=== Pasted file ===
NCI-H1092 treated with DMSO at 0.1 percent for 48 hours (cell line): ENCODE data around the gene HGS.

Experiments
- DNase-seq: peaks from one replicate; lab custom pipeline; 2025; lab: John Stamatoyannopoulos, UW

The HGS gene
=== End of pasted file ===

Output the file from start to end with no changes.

NCI-H1092 treated with DMSO at 0.1 percent for 48 hours (cell line): ENCODE data around the gene HGS.

Experiments
- DNase-seq: peaks from one replicate; lab custom pipeline; 2025; lab: John Stamatoyannopoulos, UW

The HGS gene